The strands of life are intricately interwoven, and our awareness and discernment  of the interwoven effects of our actions is far too limited.  Severing or twisting the strands—and a great number of them—is not GOING to have consequences, it IS having consequences.

Plan B, the book (and its continually updated versions) by Lester Brown, lays out what we must do.  It requires first, fortitude.  We the people must say that we will accept short-term pain and hardship—and a lasting change in habits and routines—in order to attain intermediate and long term benefit and sustainability.  We must say that we will not have our short-term selfish instincts exploited by the unscrupulous systems managers of the destructive status quo, by all the “can’ts” of the naysayers and problem pointers who have no sustainable solutions of their own, but only vague generalities.  We must say that we are thinking of our descendants, our children and grandchildren, our nieces and nephews, our cousins, our friends’ children—the future Americans and future humans on this planet.  We must “get the wind in our sails” by embracing many of the ideas in the now nearly 25 year old documentary “After the Warming.”

To do that will mean we can’t be diverted by pseudo-solutions that are wonky, manipulatable, and only half-solutions at best.  Credits, caps, and other complex solutions will not be very effective. 

People, businesses, and markets react to, and plan well, on things they can directly see, anticipate, and measure.  That means a gradually increasing direct tax on fossil fuels and associated warming substances, with the heaviest taxation on the most polluting and most climate change contributing, until those substances and practices reach their true social costs.  With that sort of direct and painfully clear indicator, things will change rapidly, and a sustainable energy economy will come into existence.  Ingenuity and enthusiastic energy opened up by doing something people can believe in and get behind eagerly will accelerate the process even more.  The renewable energy economy is not a far off dream; it is waiting on the edge of this one, and the world is waiting on a hypocritical America to move, to trigger the momentum that will tide turn in the right direction. 

The collected taxes should go directly to practices that attempt to ameliorate the effects of climate change and, ideally, move to stabilize the change.  In the long term, the tax can be part of a broader paradigm of heavily taxing things that are injurious to the common good, and easing (or even largely eliminating) taxes on things which contribute to the common good.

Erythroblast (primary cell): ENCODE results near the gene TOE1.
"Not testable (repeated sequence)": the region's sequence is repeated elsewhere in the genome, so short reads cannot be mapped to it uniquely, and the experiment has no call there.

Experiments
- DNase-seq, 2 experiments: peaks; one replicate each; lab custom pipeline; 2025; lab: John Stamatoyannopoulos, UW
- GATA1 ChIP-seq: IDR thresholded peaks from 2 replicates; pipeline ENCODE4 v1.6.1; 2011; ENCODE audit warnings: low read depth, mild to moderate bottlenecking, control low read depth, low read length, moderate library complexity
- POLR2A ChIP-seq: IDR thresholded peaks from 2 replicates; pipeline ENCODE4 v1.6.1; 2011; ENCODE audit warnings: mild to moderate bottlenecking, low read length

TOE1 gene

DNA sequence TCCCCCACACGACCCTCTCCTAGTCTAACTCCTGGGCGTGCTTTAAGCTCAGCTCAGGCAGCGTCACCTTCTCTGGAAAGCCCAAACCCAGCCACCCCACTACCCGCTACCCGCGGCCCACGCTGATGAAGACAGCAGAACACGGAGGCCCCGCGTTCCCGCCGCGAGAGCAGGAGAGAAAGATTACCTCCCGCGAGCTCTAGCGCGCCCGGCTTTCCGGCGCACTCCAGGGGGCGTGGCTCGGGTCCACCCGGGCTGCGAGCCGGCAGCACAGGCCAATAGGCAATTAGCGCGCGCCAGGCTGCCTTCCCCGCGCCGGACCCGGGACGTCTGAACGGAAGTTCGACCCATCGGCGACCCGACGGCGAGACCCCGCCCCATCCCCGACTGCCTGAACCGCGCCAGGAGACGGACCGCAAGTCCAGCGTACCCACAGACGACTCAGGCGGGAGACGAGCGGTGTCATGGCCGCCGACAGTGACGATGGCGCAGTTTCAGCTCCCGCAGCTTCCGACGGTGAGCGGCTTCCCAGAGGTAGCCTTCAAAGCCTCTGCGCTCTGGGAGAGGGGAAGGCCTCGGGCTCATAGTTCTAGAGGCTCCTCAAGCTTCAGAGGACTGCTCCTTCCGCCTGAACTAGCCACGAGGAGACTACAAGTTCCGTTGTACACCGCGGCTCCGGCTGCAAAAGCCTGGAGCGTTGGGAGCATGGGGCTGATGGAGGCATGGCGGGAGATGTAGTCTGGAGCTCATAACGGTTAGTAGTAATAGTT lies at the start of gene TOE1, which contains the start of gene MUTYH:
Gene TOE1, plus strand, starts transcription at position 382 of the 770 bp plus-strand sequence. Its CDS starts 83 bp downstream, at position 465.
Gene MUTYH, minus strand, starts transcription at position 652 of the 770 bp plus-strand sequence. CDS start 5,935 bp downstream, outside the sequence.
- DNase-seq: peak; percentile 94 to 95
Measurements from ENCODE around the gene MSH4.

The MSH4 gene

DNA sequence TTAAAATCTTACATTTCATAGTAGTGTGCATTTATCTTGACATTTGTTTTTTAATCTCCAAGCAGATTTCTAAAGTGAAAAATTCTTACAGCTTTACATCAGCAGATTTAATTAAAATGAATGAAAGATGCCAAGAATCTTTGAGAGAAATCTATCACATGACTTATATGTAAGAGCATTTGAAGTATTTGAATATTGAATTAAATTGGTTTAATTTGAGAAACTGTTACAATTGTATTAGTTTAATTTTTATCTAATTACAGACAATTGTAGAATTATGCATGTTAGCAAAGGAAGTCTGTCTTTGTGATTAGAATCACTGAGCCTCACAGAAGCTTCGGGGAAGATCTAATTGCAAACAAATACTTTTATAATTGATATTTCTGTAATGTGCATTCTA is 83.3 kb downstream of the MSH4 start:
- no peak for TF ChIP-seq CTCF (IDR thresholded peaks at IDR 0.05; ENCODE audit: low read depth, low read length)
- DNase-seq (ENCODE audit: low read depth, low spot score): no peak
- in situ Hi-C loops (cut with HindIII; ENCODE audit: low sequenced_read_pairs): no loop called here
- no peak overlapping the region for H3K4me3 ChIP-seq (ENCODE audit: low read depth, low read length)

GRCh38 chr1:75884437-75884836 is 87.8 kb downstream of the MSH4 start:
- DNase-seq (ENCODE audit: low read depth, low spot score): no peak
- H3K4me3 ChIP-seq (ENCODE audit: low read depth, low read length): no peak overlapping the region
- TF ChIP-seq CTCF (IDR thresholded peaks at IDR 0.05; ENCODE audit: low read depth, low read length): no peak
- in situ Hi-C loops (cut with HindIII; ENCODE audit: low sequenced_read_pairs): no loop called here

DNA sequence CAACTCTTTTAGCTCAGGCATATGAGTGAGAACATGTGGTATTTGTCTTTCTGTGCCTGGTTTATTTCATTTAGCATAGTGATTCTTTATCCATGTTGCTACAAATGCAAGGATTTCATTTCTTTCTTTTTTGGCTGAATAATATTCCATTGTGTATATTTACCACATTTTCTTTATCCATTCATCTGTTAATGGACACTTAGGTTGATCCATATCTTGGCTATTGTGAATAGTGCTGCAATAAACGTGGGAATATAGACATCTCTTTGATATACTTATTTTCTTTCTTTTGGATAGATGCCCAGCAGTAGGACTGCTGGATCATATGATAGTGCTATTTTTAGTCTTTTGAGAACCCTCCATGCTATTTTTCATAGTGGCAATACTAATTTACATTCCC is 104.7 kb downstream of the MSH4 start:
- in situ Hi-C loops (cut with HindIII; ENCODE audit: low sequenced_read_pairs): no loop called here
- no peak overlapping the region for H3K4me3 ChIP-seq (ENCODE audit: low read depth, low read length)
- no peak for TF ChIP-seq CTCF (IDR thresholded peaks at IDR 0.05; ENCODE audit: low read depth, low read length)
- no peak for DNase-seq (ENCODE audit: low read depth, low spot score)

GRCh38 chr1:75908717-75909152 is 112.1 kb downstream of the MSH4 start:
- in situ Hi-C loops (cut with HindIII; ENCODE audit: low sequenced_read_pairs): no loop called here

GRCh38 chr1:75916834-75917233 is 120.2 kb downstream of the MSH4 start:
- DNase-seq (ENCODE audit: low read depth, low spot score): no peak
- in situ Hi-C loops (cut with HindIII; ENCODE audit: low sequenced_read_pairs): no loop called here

Of course, the tax should be rebated back to at least those payers (directly or indirectly) who are at the poverty level, and maybe a bit beyond.  What it should not do in any way is go to the fossil fuel companies and other polluters.  Those will either change and embrace renewability and sustainability, or they can go the way of the horse and buggy industry.  Their past actions have done the opposite of earning them the right to any favorable treatment.

We are in the beginnings of crisis management as to climate change.  It will get worse before it stabilizes.  When we first stabilize, then drop back to 350 ppm, we will have reached the sizable turning point.  Of course, we may be a planet re-covered in trees by then.

This tax will have pain.  This tax will have negative consequences, from lost jobs, disrupted lives, to agonizing short-term hardships and inefficiencies—in a world economy where fossil fuels affects, directly or indirectly, nearly everything, any number of things , some of which we cannot foresee, are going to be disrupted, have bad side effects, or worse—when the instant and disposable thoughtless economy transitions and shifts.  This tax will have recessionary effects that could last 10 years—on people and small businesses already so economically and structurally weakened by the plutocratic transformation that six years after the Great Recession we have not really recovered.

But once that transition period has reached the synergy point, we will see the benefits reverberate and cascade, and the pain will rapidly turn to improvement.  We will reap many benefits.  We will assume well the mantle to be good stewards.  We will be, for the first time in a very long time, rightly and continually proud as a society—even a world society—at the results of our courage, hard work, and sacrifice.  We may even rediscover each other, and a slower pace that comes with reconnection.

And we will be able to look our children and grandchildren in the eye and say, “I SACRIFICED FOR YOU, I HELPED CHANGE THE WORLD FOR YOU.  I LOVE YOU IN REAL DEEDS THAT TRULY MATTER, NOT JUST WORDS.”

“I DIDN’T LEAVE YOU A NIGHTMARE WORLD.”


Or we can have the opposite conversation. 

Wednesday, October 8, 2014

What's a Girl (Or a Country or the World) To Do?

Professor J,

Just for fun lets imagine a world where we wake up and the dissenters have been won over. Oil company executives and share holders don't even care about profits anymore because they've read your last post and come to their collective senses. Good God, the conservatives are even on board.

So, the first action or piece of legislation would be?  I'm asking this question because I'm not sure people understand what they can do.

I am not saying that it all seems so dire we shouldn't act. I am simply asking what actions should be taken and in what order.

For those of us who even care to collect rain water, recycle, compost, keep bees, etc. it all seems like a drop in the ocean. I do those things more out of a feeling of personal morality and responsibility than because I feel that they make a real difference.

What I really want to know is--if you could wave your magic wand and have the entire country, no, let's say the world, in full agreement and ready to move forward on real solutions--what would that look like?

While you are at it please tell me of any other problems you think would be created or solved at the same time? And at what point (perhaps scientists already have something quantifiable in mind) would we know we'd turned the tide and averted disaster?

Once again this is just me with more questions. :)